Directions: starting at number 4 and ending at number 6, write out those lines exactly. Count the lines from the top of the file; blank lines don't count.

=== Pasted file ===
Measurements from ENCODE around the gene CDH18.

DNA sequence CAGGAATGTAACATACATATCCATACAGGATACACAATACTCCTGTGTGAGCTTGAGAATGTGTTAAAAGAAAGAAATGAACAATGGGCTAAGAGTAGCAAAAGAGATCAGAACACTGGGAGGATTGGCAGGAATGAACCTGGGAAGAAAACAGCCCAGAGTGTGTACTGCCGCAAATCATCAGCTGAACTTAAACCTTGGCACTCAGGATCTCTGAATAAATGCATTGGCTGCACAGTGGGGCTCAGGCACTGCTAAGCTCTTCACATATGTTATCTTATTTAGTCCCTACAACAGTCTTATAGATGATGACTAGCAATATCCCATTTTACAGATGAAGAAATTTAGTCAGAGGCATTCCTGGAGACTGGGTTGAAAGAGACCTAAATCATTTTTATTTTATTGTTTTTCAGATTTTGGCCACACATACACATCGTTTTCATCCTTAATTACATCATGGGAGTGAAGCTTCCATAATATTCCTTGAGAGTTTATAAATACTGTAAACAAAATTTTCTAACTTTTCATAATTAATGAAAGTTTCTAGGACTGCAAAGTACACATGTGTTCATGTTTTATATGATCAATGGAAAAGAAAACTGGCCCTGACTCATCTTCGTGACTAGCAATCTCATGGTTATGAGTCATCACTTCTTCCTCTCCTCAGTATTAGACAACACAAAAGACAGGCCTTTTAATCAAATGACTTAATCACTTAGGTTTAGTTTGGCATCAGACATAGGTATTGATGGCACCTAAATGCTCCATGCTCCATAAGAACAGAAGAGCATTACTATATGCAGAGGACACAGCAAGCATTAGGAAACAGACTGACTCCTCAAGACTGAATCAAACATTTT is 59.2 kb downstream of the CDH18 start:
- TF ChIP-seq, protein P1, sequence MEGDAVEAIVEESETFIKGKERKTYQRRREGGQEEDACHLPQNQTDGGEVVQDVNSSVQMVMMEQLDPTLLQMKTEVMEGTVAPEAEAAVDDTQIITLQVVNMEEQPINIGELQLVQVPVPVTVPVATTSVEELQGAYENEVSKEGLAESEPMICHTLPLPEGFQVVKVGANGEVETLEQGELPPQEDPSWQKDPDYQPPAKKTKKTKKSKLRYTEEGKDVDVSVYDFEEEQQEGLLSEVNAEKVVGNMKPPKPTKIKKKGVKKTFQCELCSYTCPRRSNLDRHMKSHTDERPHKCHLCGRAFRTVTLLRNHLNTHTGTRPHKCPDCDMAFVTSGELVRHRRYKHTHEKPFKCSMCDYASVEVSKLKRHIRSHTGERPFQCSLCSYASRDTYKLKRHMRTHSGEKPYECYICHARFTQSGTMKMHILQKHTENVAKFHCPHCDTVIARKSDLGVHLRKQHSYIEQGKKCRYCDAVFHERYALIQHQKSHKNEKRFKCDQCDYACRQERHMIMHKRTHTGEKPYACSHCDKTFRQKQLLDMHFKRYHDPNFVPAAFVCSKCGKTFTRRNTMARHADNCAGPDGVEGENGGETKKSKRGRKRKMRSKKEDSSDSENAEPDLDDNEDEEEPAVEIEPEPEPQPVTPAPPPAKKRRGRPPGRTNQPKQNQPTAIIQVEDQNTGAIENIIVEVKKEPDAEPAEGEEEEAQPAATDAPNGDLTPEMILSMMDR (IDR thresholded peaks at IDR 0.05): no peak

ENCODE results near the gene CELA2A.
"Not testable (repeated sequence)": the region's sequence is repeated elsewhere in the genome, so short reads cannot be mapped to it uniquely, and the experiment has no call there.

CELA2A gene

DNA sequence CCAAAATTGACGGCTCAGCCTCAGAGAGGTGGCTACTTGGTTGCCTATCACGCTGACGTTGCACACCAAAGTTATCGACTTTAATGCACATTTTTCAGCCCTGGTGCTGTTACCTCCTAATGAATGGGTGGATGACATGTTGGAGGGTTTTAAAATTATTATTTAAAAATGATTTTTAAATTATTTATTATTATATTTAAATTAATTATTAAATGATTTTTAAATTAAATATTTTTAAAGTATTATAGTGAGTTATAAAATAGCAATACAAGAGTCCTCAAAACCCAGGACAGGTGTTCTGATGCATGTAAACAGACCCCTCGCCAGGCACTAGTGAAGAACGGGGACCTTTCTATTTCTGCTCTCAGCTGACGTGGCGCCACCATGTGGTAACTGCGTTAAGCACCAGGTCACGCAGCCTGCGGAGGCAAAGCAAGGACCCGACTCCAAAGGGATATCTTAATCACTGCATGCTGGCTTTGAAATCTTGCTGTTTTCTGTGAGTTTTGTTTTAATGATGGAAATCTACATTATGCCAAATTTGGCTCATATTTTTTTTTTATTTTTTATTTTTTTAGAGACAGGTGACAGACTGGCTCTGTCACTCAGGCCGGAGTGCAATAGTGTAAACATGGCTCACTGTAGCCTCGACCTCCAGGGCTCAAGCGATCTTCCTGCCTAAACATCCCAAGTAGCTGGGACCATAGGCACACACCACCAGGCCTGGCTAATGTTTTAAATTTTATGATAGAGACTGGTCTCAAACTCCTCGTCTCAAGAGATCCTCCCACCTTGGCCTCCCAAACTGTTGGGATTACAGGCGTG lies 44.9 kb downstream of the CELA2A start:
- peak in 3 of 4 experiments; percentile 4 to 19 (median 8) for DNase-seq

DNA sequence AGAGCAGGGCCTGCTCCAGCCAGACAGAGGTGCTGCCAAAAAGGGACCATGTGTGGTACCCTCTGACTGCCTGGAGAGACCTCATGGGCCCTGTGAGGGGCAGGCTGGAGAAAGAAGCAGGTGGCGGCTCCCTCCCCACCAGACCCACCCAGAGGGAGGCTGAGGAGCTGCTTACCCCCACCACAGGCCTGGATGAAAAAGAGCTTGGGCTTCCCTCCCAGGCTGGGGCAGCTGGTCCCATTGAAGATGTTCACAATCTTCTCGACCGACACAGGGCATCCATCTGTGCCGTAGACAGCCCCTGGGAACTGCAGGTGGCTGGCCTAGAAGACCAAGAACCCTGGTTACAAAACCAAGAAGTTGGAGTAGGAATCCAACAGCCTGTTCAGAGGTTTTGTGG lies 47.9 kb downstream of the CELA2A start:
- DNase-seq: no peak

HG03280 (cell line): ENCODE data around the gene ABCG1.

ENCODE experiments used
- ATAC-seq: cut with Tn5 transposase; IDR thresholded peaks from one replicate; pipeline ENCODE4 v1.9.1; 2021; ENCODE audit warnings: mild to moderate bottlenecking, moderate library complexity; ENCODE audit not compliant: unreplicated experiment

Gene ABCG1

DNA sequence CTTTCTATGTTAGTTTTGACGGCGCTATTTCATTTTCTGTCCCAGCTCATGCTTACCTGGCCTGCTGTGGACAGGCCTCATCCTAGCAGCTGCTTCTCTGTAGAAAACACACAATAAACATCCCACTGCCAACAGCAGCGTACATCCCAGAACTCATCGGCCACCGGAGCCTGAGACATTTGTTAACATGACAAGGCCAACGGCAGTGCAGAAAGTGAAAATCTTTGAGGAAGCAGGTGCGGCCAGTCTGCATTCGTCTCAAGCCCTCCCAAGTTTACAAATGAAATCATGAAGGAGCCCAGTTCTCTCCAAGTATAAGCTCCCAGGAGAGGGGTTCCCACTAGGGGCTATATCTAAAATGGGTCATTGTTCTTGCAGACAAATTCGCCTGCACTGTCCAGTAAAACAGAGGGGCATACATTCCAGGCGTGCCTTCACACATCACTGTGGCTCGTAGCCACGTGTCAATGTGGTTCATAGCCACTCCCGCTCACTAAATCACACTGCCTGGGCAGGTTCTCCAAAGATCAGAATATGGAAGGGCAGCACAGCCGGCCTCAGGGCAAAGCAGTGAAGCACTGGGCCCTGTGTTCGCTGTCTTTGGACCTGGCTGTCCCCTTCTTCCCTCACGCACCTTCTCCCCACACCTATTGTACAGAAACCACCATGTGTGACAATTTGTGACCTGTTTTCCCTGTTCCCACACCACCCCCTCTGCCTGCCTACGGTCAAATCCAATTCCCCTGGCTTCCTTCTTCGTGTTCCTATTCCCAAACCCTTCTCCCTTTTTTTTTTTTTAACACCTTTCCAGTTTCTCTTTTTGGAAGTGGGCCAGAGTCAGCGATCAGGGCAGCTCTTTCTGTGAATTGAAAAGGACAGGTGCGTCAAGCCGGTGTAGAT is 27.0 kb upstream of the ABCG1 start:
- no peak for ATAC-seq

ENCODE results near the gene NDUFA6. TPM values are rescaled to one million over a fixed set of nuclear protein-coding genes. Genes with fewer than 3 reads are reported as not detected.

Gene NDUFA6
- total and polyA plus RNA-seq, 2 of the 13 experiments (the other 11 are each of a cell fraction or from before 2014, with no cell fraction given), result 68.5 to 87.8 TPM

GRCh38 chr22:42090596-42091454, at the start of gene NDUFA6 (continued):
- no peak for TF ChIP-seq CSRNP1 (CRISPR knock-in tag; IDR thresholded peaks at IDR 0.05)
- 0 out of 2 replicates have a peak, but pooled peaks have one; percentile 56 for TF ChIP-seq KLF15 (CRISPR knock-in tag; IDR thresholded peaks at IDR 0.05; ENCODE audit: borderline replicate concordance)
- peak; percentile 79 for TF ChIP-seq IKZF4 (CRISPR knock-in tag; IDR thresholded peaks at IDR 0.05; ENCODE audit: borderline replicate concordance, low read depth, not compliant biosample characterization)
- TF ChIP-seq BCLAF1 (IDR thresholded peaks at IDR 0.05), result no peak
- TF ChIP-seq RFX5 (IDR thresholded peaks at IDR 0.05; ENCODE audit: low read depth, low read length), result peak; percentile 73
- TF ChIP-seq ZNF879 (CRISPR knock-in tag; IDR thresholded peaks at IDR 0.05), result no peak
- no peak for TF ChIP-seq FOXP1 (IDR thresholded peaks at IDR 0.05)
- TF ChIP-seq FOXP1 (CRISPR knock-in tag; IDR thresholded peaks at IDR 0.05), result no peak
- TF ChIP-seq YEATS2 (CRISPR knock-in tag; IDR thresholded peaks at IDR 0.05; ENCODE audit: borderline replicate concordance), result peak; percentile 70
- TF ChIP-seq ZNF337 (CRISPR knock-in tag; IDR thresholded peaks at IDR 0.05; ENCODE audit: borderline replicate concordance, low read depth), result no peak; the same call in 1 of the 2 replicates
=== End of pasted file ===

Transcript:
ENCODE results near the gene CELA2A.
"Not testable (repeated sequence)": the region's sequence is repeated elsewhere in the genome, so short reads cannot be mapped to it uniquely, and the experiment has no call there.

CELA2A gene